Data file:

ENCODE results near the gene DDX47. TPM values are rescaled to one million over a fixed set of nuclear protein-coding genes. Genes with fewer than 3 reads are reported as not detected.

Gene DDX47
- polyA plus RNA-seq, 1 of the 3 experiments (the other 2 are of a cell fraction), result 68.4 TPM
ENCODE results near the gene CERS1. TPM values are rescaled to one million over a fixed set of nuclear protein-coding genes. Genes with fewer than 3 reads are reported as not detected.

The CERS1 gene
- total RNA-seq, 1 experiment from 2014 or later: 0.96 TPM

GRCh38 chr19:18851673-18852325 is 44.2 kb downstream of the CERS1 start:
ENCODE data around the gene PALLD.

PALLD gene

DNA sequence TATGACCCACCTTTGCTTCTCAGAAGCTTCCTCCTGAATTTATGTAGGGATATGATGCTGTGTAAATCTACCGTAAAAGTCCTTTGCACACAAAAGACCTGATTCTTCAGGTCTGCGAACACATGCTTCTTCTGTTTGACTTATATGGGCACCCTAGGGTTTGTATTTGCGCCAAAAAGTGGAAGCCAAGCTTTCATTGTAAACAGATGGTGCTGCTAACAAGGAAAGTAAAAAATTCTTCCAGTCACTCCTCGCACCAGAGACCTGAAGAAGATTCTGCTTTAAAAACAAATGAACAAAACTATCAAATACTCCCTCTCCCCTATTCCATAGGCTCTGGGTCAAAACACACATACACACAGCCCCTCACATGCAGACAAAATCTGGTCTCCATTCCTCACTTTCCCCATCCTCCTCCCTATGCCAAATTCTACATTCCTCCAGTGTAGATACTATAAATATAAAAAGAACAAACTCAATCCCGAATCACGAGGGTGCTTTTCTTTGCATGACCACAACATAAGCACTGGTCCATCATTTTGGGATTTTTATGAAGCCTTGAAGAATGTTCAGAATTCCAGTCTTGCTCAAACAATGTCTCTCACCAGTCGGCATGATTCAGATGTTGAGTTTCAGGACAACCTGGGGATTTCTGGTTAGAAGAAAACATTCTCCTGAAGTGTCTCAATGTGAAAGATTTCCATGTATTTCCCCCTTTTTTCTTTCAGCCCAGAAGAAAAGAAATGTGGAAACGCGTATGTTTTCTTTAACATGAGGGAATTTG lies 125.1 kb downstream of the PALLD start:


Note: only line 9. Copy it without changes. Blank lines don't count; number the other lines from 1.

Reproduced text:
PALLD gene